The IGF-I full-scan data analysis revealed the molecular features associated with our observation that commercial QC pools run in the LC-MS assay give distinctly lower concentrations and shorter stability than indicated in the kit insert. In particular, we observed that QC material had a high abundance of oxidized IGF-I, which is not explicitly quantified in the MS assay but may be detected by immunoassay. It is likely that this accounts for the 10–20% negative bias we have observed in QC materials run by LC-MS in comparison to labeled levels. In addition, we noted the time-dependent appearance of the N-2 proteolytic fragment of IGF-I when QC pools were stored for extended periods at 4°C rather than −80°C, also consistent with a shorter than expected shelf-life. The appearance of these modified forms of IGF-I in QC material does not affect the assay but can lead to discrepancies between labeled and experimentally determined values by LC-MS. It is also possible that immunoassays might be subject to differential detection of these forms, depending on the epitopes that the antibodies recognize.

In the population of samples we examined, the relative lack of modification to IGF-I was somewhat surprising. In 2495 patient samples we found only 1 instance where the abundance of oxidized IGF-I was significant enough to be considered above the limit of detection. In this case, the abundance of the oxidized form was estimated by peak area comparison to be 10% of the non-oxidized form (Figure 4a). We did find 3 patient samples where IGF-I revealed signs of N-2 proteolytic degradation but again, the abundance of these fragments was estimated to be less than 5% of the intact form (Figure 4b). In contrast, the N-1 form of IGF-II originally described by Nedelkov and colleagues [23] was observed in all patient samples. However, no other modified forms of IGF-II were detected in any significant amount.

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Figure 4. Spectra of modified IGF-I found in commercial QC pools and patient samples (5a, oxidized IGF-I in commercial QC pools, Δ m/z 2.2856 expected, Δ m/z 2.2854 observed; 5b, putative N-2 proteolytic fragment of IGF-I in a patient sample Δ m/z 22.0106 expected, Δ m/z 22.0111 observed).

https://doi.org/10.1371/journal.pone.0043457.g004

Conclusions

The use of high-precision MS for the determination of IGF-I and IGF-II by LC-MS analysis of the intact protein has proven to be a powerful technique. The ease and simplicity of making direct measurements on proteins without need for generating peptides via tryptic digest greatly simplifies workflows, reduces cost and complexity, while offering very good accuracy and precision. In addition, this work demonstrates that LC-MS approaches can provide sensitivities that are competitive with currently available immunoassays.

A key feature of MS approaches is that they can be carried out under conditions that can be tuned to preserve or eliminate biologically relevant interactions. In this case, the fact that the entire extraction and chromatographic separation are carried out under acid conditions, where IGF-I is liberated from its biological complex, is likely to be largely responsible for the lack of interference from IGFBP3 [3]. Although additional forms of IGFBP are known to bind IGF-I, the dissociation properties under acid conditions are general and these forms are not expected to interfere [24], [25].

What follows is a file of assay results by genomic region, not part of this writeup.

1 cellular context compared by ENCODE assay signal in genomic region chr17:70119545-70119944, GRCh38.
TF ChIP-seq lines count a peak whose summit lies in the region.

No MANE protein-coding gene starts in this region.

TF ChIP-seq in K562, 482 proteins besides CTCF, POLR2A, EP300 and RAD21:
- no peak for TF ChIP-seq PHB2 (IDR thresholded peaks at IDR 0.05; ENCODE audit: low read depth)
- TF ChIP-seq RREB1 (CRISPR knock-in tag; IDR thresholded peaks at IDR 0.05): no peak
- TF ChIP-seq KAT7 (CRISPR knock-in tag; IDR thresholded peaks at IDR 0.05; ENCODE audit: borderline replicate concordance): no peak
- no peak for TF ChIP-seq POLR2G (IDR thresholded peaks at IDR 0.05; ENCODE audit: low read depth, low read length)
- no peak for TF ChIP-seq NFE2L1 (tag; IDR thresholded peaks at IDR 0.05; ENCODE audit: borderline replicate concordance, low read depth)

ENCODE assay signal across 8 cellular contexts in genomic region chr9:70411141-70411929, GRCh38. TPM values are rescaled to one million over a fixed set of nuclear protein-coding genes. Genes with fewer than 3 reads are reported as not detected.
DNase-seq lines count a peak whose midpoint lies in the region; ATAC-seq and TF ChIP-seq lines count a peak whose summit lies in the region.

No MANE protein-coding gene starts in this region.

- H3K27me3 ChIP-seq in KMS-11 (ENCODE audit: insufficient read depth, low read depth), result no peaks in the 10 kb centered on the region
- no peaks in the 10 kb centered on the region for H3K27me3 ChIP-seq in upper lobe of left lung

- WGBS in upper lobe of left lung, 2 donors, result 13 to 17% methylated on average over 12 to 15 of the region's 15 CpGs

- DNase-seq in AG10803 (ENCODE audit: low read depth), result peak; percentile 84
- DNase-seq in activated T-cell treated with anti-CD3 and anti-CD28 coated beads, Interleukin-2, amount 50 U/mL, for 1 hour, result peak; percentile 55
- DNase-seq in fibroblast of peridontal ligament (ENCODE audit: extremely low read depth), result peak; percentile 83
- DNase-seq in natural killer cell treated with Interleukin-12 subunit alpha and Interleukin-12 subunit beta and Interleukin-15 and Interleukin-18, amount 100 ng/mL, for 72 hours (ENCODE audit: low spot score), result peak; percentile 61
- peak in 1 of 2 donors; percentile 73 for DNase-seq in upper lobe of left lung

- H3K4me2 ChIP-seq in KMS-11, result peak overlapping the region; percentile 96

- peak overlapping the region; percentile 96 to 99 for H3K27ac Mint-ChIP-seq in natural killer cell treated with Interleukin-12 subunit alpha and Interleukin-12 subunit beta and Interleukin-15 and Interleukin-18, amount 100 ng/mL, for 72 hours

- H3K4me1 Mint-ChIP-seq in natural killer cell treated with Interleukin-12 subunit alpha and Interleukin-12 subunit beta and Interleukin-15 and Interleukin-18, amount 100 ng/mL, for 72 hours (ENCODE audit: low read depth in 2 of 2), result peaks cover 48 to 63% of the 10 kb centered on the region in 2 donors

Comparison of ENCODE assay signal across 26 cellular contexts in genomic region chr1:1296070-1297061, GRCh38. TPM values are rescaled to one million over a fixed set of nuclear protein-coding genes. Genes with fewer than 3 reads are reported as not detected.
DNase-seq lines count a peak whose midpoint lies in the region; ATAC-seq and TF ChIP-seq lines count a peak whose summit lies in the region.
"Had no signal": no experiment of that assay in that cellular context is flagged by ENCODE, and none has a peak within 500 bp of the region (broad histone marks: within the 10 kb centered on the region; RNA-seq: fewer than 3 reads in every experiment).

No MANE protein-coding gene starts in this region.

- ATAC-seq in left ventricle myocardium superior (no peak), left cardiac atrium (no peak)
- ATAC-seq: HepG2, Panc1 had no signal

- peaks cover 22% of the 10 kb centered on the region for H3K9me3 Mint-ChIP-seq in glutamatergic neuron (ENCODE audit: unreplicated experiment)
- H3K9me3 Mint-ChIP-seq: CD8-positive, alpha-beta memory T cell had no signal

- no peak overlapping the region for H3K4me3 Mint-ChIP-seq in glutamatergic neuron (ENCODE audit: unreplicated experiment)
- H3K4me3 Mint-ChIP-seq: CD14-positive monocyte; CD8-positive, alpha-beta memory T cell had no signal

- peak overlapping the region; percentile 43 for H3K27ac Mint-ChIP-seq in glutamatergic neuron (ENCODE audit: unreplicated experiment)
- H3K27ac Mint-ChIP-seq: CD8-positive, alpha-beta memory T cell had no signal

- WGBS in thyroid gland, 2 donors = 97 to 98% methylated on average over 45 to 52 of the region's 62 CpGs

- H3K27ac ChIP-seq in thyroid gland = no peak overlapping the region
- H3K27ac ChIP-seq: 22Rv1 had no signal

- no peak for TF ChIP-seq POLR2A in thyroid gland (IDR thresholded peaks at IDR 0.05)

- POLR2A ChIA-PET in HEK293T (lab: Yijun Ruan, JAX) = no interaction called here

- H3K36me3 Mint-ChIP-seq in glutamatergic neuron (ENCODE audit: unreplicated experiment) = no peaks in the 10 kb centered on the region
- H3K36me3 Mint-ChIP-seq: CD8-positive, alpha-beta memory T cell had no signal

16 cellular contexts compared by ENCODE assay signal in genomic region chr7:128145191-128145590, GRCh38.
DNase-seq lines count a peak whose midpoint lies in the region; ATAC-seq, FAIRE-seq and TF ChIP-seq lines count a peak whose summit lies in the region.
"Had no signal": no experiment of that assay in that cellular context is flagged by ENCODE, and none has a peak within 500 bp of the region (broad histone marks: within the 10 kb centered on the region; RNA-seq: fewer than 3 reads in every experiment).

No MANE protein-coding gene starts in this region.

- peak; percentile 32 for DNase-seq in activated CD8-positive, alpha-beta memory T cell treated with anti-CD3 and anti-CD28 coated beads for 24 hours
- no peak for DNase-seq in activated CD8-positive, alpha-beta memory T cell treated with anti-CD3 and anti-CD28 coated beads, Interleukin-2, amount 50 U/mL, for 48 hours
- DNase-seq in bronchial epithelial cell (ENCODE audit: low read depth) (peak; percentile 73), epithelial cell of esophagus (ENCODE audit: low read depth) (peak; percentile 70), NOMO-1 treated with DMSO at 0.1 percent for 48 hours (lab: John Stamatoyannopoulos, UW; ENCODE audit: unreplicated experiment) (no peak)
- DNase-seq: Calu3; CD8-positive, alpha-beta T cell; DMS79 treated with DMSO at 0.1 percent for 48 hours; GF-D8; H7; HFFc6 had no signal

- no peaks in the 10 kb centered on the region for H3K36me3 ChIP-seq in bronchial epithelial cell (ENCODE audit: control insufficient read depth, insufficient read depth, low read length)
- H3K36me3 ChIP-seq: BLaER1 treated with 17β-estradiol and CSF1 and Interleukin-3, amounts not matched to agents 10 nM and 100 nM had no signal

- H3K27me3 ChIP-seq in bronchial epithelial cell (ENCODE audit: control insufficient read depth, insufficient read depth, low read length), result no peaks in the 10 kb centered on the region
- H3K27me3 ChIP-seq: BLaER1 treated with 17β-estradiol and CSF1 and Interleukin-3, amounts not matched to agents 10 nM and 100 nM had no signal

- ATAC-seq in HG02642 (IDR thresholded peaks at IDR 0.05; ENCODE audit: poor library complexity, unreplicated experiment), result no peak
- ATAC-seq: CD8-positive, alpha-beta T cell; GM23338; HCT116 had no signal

Of special significance is the degree to which properly designed MS assays detect or ignore protein modifications. The structural information that is carried in mass spectral data can provide a level of detail that is not routinely available using immunological methods. In the case of IGF-I, we have taken advantage of the ability of high-precision MS to reveal molecular features that are associated with discrepancies in analytical measurements. For example, we were able to observe both oxidation and N-terminal degradation in commercial QC material, which explained differences between labeled and observed IGF-I levels and storage stability. In terms of quantitative measurement and assay design, development of this high-performance assay was facilitated by the stability and lack of modifications to human IGF-I; assay development would be more complex for proteins that demonstrate a range of modifications.

We propose that for the quantitative analysis of IGF-I and IGF-II, the combination of molecular specificity, quantitative performance, availability of recombinant reference material for IGF-I (WHO 02/254), and detailed age/sex specific reference intervals make this LC-MS methodology a candidate for immunoassay replacement.

Supporting Information

Figure S1.

Bland-Altman Plots for IGF-I Method Comparisons.

https://doi.org/10.1371/journal.pone.0043457.s001

(PPT)

Figure S2.

Example spectra for an analyses with low background and acceptable (A) ion ratios, unacceptable (B) ion ratios due to high baseline.

https://doi.org/10.1371/journal.pone.0043457.s002

(PPT)

Text S1.

Validation and Methods Criteria.

https://doi.org/10.1371/journal.pone.0043457.s003

(DOC)

Text S2.

Supplemental isotope ratio data for IGF-II.

https://doi.org/10.1371/journal.pone.0043457.s004

(DOC)

Table S1.

Tabular IGF-1 reference ranges by year.

https://doi.org/10.1371/journal.pone.0043457.s005

(DOC)

Acknowledgments

The Laron dwarf samples were generously provided by Dr. George Bright. Jeff Radcliffe assisted in the editing and formatting of the manuscript.

Author Contributions

Conceived and designed the experiments: CB SS. Performed the experiments: CB SS. Analyzed the data: CB SS KZ RR NC MC. Wrote the paper: CB SS.